This February, local south Florida leaders gathered for a one-day workshop dedicated to stimulating the regional economy through brownfield redevelopment. Charles Ray, Vice President of Government Initiatives and Brownfields at PPM, was among seven speakers at the event and explained how local governments can use tax increment financing (TIF) to provide steady income streams for redevelopment in areas of blight.
While there are a number of commonly used funding mechanisms for local governments, including Community Development Block Grants (CDBG) and the Economic Development Administration (EDA), Ray explained that TIF is a creative source of revenues that can work in local governments of all sizes and provides flexibility in application.
Upon approval, TIF provides a steady income stream for 40 years and its monies can be applied to a variety of projects, such as public infrastructure, environmental work, land acquisition, demolition, planning costs, and other elements associated with redevelopment.
Ray pointed to the city of Palmetto, FL as a prime example of the benefits of TIF. Years ago, a coal ash plant operated on the bank of the Manatee River and sat on approximately fifteen acres. When it closed, the land sat blighted and unused for years due to the costly environmental cleanup the site would have required. Eventually, the city of Palmetto designated the area for TIF to finance brownfield redevelopment. In turn, real estate developers built luxury high-rise condos on the site. “Just imagine the cash flow that came from that to the city of Palmetto,” Ray emphasized.
While TIF statutes vary from state to state, common goals and policy exist. Typically, a local government will submit a Community Reinvestment Act (CRA) plan to the local taxing authority, often the county. The plan should identify the area for redevelopment and explain the goals. The plan should also include a map illustrating the geographic area to be addressed and determine the amount of funding benefit the area should receive. Once both the city and the taxing authority approve the plan, the taxing authority will establish a tax level to remain in effect for 40 years.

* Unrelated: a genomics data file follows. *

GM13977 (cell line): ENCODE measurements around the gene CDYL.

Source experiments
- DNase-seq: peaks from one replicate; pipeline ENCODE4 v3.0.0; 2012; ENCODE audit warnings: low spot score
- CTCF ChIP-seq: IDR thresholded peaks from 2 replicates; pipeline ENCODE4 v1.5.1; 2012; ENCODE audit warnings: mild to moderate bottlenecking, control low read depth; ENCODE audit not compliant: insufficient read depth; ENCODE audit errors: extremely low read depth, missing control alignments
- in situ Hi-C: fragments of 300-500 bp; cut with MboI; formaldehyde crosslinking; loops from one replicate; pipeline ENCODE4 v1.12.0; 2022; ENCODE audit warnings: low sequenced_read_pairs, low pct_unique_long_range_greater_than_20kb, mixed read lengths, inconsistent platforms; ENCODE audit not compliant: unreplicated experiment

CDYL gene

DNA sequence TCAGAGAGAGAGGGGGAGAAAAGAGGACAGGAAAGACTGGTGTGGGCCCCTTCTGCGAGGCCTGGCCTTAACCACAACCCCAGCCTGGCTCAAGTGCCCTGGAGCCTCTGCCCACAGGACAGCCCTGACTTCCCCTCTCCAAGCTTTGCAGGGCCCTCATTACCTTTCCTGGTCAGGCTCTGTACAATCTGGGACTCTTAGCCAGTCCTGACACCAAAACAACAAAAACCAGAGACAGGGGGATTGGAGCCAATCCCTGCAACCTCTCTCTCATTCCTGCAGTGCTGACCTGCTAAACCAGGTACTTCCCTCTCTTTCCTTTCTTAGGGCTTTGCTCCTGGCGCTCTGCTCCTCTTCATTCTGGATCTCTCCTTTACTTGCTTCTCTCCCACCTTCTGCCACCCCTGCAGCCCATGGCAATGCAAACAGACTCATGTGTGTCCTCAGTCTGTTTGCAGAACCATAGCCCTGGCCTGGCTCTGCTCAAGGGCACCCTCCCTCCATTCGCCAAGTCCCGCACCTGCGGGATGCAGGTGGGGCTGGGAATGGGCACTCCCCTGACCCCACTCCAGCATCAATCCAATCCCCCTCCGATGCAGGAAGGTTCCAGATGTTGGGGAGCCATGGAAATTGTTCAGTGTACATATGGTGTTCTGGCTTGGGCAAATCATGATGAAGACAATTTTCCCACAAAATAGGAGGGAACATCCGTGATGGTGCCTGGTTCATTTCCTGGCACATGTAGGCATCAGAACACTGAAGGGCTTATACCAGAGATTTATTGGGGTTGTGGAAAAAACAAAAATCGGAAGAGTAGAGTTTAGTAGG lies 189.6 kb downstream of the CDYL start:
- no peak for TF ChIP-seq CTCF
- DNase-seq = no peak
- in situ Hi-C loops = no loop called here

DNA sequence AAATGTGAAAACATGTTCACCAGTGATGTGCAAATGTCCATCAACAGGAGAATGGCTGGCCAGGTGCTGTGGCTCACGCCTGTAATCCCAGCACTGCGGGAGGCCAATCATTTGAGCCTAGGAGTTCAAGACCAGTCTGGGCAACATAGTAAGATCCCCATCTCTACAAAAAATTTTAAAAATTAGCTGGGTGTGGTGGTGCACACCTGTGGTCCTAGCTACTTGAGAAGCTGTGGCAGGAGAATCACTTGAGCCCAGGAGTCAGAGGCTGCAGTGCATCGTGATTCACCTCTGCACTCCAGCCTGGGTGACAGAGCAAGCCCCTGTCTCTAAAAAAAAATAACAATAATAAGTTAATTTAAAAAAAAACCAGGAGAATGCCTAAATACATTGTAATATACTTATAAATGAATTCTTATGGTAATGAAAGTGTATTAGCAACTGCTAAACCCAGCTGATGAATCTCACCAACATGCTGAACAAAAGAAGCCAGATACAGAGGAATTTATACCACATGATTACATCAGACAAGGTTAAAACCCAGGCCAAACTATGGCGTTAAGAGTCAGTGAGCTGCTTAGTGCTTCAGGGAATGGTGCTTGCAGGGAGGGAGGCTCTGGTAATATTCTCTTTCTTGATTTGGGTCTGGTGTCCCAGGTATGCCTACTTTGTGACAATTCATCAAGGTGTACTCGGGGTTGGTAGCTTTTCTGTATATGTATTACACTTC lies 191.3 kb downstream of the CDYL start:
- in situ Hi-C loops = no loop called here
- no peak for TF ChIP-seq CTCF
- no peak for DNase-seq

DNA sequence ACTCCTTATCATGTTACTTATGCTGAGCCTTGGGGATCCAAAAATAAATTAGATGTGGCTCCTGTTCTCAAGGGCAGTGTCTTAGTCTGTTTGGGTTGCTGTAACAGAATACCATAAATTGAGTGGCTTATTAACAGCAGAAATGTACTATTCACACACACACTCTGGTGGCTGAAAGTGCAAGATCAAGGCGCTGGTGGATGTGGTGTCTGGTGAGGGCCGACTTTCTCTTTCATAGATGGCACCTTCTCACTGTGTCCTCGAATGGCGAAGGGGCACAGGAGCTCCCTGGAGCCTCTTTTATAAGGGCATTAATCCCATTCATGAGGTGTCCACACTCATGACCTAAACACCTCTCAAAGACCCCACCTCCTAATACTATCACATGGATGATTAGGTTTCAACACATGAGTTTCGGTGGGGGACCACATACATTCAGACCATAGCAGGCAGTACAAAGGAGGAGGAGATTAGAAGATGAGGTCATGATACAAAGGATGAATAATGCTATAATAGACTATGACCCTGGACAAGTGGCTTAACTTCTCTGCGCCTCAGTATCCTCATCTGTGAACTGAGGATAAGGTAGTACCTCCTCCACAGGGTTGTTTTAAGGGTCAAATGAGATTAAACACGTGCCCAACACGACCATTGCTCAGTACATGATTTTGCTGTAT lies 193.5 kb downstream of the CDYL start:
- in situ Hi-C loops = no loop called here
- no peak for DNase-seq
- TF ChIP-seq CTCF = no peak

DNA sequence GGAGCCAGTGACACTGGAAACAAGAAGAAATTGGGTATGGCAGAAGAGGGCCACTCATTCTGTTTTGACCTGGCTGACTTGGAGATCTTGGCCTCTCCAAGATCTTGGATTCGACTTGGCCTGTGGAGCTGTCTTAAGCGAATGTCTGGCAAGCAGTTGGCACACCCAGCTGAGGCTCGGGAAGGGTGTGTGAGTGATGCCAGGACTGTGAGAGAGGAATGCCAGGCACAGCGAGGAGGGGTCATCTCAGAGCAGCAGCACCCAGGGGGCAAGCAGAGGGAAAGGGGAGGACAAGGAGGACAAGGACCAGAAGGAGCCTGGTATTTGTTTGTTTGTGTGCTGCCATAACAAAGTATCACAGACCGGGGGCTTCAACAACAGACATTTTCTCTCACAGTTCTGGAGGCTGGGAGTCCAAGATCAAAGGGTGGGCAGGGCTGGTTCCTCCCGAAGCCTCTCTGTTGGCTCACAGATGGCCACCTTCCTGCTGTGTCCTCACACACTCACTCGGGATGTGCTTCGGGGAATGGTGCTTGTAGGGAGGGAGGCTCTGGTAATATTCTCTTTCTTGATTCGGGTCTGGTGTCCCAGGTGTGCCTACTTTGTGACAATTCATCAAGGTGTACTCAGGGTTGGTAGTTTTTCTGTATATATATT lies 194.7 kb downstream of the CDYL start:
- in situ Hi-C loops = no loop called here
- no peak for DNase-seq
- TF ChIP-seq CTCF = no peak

As a result of this level, any additional ad valorem property tax revenue above that generated in the CRA plan approval year is siphoned into a trust fund at the rate agreed upon in the plan. Cities can request between 50 and 95 percent of the increased tax revenues be transferred into the trust fund. The trust fund can then be used by the local government to fund any number of redevelopment efforts.
Ray explained, “These funds can be used on a ‘pay as you go’ basis, where the revenue is spent on small development projects as the money becomes available, or the local government can employ a ‘pay as you use’ financing approach, where the TIF revenues are used to pay debt service costs over the life of a project.” Additionally, TIF funds can be invested with the county or state for other CRA redevelopment projects and even used as the matching funds for other grant applications.
“This tool is available across the country. How the funds are used is dependent upon the local government and how knowledgeable they are of this creative financing. It’s more common to see in larger cities than in smaller towns, but those small towns are still eligible,” Ray said.
PPM can help local governments make sense of redevelopment financing options. The PPM team has expert knowledge of community development and decades of experience working with local municipalities to restore blighted areas and remediate environmental issues that hamper growth.